I see my father now in every gorgeous mountain vista. I see him in every magnificent sun set. I talk with him often -- as if he were here -- because in what I have come to view as a reasonable possibility of Afterlife -- he IS still here with me. Even time I think of him -- i conjure him -- and he is happy to come visit me here.... share the beautiful sun set, the appreciation of nature. Our conversation and our connection has changed me forever.
Last May I myself was diagnosed with cancer. That is why I am now here on this website-- had my dbl masectomy and stage one DIEP recon just 3 weeks ago.
What I learned by 'being there' for my Dad last year -- has paved the way for a whole new acceptance of (and appreciation for) what is now happening in my own life.
And I know that, just as Dad's passing held a million revelations and blessings -- so will this breast cancer journey.
Dad helped me prepare for this. He showed me how to be strong and honest in the face of cancer and eventual death. He showed me how to live in the moment and how to love this life, this place, and the people connected to us at full tilt -- right to the end. I am SO blessed to have been his caretaker.
Now I have learned to accept help, too. The man in my photo is my angel of support. I met him through E-Harmony, as I lay in Dad's room in Hospice, that last month of his life. At one point in my last conversations with Dad -- I told him that, once he got to heaven -- if he was ever bored -- I would appreciate his help -- Could he send me a trully good man? (I never made those choices very well on my own). Les quickly rose to the top of heap of men I was communicating with -- and it is SO easy for me to see him as Dad's choice for me. :)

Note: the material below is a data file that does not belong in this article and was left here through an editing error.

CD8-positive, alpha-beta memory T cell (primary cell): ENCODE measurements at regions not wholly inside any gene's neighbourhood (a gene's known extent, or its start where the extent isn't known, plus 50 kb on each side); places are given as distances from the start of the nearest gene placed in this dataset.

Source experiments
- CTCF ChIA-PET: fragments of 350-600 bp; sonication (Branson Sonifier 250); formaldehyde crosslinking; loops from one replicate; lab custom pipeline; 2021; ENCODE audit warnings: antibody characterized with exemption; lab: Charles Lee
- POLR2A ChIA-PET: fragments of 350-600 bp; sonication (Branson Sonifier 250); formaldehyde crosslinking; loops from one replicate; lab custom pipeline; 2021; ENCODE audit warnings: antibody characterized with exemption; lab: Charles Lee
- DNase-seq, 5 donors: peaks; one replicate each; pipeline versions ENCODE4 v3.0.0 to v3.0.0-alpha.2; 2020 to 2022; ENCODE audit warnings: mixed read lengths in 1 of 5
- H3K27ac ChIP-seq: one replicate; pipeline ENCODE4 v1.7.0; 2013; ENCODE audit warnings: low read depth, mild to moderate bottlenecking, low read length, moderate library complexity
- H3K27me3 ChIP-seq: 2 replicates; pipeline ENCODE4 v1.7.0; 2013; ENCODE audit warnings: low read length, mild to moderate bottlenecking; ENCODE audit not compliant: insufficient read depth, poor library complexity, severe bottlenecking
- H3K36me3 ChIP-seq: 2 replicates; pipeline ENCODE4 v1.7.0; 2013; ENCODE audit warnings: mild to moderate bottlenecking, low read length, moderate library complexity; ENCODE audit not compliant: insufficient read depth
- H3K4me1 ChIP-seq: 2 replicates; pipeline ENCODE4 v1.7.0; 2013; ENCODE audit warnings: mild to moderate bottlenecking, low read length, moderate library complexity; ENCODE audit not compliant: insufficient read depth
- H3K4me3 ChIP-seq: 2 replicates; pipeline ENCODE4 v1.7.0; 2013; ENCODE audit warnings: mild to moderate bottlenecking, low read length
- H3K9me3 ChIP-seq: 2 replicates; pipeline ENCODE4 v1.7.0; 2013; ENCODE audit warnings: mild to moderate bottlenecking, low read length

The most important man in my life left this earth, and that created a space for the new most important man in my life to arrive. And this man comes as a partner complete. Every day he helps me adjust to what this BC journey brings.
Anyway -- long post -- Sorry. I just wanted to let each of you know that even if you think that what you do is 'for them' -- in the end -- it is all also for YOU. No matter how hard parts of this may be -- You are BLESSED with this opportunity to help, love, and grow with and for your loved one -- and for yourself.
On the other side of the eventuality of all this -- You wil go on -- more deeply connected to the ongoing-ness of your loved one -- who will remain in spirit by your side. But even more -- you will evolve through this with a much deeper connection to all humanity, yourself, and to this beautiful world.
Try to grow yourself through the hard times. This is an incredible opportunity to shine with light and love... for the rest of your existence.
My father shared his last days of life -- and then even his death -- as a gift. "Helping him" brought forth a new stronger, more peaceful me.
Dx IDC 5/30/12. LumpX 8/24/12 (1 of 2 nodes + for BC) DCIS/tumors in margins. BMX + DIEP recon 11-6-2012. (11 more nodes x’d/none +). Began Letrozole 12-3-2012 (NO SE's so far!). Cording/pain/limited ROM in node-removed arm- but PT helping a lot!
5/30/2012, IDC, <1cm, Stage II, Grade 1, 1/13 nodes, ER+/PR+, HER2-
08/24/2012 Lumpectomy (Left); Lymph Node Removal: Sentinel Lymph Node Dissection (Left)
11/06/2012 Mastectomy (Both); Lymph Node Removal: Axillary Lymph Node Dissection (Left); Prophylactic Mastectomy (Right); Reconstruction: DIEP flap (Both)